royalty-free-writing-clipart-illustration-1146779This novella is published by Tor.com. It’s also fantasy.

In 1838 Sylvain de Guilherand is a courtier at the count of the King of France. Sylvain has caught a water sprite and put her to work managing a reservoir and plumbing system for the palace. This pleases the king, elevates Sylvain’s status and sets him up for favors from the ladies of the court. One of these is Annette d’Arlain, who is bored with her husband.

Sylvain’s servant Leblanc dies, who had been managing the sprite, and Sylvain has to take over dealing with her himself. He struggles with trying to please everyone, and Annette points out that he is a “striver” for social position. As requests for marvels mount, he is faced with the realization that he is only a trained monkey performing for the court. What should he do?

This is a long story to make just this point. The pace seems a bit frantic, especially at the beginning, when Sylvain runs from pleasing Annette to worrying about leaks in the plumbing. He’s fairly callous about using both people and sprite, but suddenly sees the error of his ways. The theme is admirable, but it might be better framed in a different story. Obligatory picking: Do they have rifles in 1738? I don’t think so. Average characterization and imagery. The conclusion is meant to be emotionally satisfying, but it doesn’t snag me. Three and a half stars.

Review of “The Three Resurrections of Jessica Churchill” by Kelly Robson

Leave a comment

55327_girl-writing_mdThis story was published in Clarkesworld. I’m going to call this one slipstream. It involves alien contact, but I think it’s really about zombies.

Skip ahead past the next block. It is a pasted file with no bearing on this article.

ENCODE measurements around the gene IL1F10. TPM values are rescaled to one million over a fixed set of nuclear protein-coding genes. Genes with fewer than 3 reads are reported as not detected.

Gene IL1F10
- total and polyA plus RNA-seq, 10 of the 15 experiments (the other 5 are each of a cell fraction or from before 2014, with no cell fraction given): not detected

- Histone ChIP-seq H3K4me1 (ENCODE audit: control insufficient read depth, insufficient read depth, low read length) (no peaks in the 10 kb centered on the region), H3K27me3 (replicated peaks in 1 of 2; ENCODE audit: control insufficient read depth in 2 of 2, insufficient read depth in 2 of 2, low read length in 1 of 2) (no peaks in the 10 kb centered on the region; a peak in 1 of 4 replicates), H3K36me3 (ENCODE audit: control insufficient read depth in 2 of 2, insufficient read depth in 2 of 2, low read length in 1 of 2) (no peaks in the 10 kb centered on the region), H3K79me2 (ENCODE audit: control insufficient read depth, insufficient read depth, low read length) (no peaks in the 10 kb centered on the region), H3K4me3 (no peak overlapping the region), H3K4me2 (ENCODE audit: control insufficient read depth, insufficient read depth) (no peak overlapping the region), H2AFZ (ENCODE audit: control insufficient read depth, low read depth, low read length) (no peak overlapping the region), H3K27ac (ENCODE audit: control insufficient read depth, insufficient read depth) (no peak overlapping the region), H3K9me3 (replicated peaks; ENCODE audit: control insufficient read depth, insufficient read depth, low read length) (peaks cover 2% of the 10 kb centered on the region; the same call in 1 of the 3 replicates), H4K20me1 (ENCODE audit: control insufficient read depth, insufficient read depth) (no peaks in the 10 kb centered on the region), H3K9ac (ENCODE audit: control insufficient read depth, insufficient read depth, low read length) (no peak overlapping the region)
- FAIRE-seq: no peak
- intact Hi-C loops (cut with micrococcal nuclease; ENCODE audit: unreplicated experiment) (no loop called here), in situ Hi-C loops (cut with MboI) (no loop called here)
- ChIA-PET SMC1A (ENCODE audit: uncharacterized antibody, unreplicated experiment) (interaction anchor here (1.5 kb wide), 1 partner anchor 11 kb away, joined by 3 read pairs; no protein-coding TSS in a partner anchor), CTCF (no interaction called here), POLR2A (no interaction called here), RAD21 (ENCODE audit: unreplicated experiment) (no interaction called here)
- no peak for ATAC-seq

Jessica works at a gas station after school. She can’t get hold of her mom, so after work she starts to walk to Gram’s house. A man stops who knows her name and says her mom sent him to give her a ride. He beats her senseless, rapes her, cuts her up with a knife and throws her body into a ravine. She revives to find she’s been taken over by alien bacteria that are trying to fix the damage. She gets another ride to Gram’s house, but Gram is passed out drunk. She manages to get her mom on the phone, but her mom doesn’t have time to talk. The narrative actually goes downhill from there.

So, this story has high emotional impact, caused mostly by the level of violence and the fact that Jessica is so alone. Because the bacteria revive her from death, it has strong zombie overtones. Diversity is uncertain. The gals who give her a ride to Gram’s house suggest she is a Native American, but Jessica denies it. This is very well written and it definitely has something to say.

I’m going to pick at it a little bit. Robson covers some of the main questions in the story, but doesn’t answer all of them. The bacteria tell Jessica they crashed a spaceship and then lived in a bear for a while. As Jessica wonders, how do bacteria crash a spaceship? Are they lying? Also, this happens just about 9/11/2001. What does the 9/11 terrorist attack have to do with this? If the bacteria moved from the bear to Jessica, why isn’t there an immediate disease vector? She’s in contact with bunch of people. Seems like all she has to do is sneeze.

Regardless of picking, I’m going to give it another 4.5. I’d rather there was impact without this level of negativity and violence, though.

Older Entries

%d bloggers like this: